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>> And in my heart.>> Let it be. That's what protestors are saying about this Beatles statue in Mongolia, which could be at risk of being torn down in an alleged land grab.>>
> We're going to try to protect this area. It's not only our personal space, but it's also a historical and cultural part of the city.>> Ulaanbaatar's population has doubled over the past two decades, plaguing the city with increased pollution and congestion. The strain on the city's infrastructure has forced it to rethink its planning of urban spaces, drawing criticism and corruption accusations for the sale of public land to wealthy buyers.
But they just destroyed all this.>> The monument was built to commemorate the country's transition to democracy in 1990. Once a space where Mongolians gathered to talk about banned Western pop music, it's become a quirky tourist attraction in recent years. But now, the area known as Beatles' Square is at the heart of a property development plan, as the city continues its rapid transformation into a bustling metropolis.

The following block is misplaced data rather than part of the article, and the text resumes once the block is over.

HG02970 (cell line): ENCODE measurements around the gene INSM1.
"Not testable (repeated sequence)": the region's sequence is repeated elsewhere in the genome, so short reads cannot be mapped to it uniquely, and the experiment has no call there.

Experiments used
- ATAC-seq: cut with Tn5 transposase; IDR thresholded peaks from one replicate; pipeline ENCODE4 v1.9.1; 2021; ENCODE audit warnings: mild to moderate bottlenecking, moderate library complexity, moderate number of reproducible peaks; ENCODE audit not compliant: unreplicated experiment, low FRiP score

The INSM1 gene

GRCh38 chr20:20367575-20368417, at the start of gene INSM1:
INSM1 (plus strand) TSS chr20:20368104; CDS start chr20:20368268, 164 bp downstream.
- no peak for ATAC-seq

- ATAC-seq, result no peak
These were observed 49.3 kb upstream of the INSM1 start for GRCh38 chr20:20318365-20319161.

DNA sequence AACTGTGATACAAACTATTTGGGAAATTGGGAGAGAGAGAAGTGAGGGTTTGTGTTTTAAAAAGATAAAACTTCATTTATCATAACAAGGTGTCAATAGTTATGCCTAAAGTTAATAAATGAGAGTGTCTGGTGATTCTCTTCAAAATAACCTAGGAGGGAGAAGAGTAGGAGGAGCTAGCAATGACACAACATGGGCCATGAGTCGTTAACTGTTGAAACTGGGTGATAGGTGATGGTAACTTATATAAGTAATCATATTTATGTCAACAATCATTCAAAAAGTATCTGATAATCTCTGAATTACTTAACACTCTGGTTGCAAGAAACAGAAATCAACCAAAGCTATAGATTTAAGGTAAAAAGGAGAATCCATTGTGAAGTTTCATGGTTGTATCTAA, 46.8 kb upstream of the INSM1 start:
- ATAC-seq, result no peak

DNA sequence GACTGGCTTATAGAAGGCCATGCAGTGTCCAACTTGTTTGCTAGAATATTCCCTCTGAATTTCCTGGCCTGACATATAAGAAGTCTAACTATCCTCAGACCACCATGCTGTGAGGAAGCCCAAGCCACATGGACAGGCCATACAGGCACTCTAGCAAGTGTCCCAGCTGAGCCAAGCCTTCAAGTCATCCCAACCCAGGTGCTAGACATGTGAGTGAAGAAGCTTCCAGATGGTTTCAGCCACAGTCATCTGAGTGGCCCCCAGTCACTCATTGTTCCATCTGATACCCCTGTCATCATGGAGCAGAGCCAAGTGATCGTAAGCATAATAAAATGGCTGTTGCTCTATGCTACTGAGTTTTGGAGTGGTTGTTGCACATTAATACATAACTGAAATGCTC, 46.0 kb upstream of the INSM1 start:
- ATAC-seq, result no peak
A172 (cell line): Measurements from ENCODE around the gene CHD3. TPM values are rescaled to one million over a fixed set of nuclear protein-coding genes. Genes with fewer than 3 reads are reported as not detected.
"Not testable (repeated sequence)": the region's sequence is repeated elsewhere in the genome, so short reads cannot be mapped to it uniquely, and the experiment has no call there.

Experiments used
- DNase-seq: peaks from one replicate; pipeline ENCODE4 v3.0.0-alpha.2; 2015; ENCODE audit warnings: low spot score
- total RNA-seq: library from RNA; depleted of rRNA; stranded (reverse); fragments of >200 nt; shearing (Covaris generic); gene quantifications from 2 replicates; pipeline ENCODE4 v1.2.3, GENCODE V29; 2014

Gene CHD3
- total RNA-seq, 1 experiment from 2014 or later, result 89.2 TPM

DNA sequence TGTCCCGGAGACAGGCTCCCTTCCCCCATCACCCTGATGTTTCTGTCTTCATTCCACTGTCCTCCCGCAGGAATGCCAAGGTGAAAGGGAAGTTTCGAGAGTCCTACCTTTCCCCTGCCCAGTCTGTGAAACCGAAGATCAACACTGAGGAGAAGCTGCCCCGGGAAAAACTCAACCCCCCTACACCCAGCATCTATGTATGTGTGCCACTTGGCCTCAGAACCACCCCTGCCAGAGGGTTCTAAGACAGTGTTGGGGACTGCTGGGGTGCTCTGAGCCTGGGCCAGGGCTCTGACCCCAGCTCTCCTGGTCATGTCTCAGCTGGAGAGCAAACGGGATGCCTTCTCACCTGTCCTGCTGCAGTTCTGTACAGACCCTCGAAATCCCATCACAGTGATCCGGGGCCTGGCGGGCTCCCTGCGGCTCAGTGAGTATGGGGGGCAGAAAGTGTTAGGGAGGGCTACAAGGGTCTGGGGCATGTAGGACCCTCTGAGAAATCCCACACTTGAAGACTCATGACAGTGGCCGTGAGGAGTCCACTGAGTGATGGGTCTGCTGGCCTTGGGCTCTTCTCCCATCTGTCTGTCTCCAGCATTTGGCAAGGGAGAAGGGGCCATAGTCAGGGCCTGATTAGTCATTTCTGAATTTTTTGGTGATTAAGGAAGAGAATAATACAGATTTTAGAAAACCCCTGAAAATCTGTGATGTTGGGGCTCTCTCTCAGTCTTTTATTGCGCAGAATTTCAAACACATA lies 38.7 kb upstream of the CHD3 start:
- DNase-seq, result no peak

Protest began last week after announcements that construction would begin. Authorities have defended the development, calling it a car-free street project to build an underground shopping complex snd that the monument wouldn't be moved. But protesters have their doubts, as investors have failed to deliver on promises to protect public spaces in the past.
But this is one monument residents say they won't let go of. An icon that inspired generations and a symbol of the country's history.